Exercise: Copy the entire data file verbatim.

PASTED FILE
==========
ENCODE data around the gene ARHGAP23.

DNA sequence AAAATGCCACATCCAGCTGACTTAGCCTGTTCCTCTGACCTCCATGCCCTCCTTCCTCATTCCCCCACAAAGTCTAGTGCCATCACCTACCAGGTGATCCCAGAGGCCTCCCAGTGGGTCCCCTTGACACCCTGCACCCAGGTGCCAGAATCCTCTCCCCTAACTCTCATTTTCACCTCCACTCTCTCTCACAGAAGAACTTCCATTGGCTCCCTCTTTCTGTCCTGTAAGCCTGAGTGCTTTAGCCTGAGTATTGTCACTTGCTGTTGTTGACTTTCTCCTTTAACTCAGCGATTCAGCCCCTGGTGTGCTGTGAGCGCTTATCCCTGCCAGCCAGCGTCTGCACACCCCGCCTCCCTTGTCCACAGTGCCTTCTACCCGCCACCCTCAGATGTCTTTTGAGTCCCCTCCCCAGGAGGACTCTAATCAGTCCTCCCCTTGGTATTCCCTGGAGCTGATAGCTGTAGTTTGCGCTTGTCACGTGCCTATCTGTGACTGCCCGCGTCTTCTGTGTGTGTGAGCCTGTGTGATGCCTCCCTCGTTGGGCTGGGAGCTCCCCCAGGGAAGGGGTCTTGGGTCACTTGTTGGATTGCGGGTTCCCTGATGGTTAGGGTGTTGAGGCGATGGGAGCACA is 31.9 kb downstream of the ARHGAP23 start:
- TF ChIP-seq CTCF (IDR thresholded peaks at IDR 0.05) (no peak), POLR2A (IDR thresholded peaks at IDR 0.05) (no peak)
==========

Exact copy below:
ENCODE data around the gene ARHGAP23.

DNA sequence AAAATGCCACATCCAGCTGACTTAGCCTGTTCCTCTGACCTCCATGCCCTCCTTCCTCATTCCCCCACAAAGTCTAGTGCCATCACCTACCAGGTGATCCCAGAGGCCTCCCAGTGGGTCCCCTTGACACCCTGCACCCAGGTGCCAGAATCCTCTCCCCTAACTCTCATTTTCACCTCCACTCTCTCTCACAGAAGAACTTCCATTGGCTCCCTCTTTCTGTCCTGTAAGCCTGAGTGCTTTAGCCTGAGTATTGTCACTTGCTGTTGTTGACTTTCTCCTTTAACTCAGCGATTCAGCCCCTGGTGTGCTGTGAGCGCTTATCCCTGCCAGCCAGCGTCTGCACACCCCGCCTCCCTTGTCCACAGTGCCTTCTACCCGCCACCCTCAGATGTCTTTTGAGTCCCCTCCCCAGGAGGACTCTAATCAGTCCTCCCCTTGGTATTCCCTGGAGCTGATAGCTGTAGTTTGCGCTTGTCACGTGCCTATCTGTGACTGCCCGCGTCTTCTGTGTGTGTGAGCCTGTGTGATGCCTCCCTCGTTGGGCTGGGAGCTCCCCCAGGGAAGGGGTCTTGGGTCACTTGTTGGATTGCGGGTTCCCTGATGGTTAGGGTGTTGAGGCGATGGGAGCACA is 31.9 kb downstream of the ARHGAP23 start:
- TF ChIP-seq CTCF (IDR thresholded peaks at IDR 0.05) (no peak), POLR2A (IDR thresholded peaks at IDR 0.05) (no peak)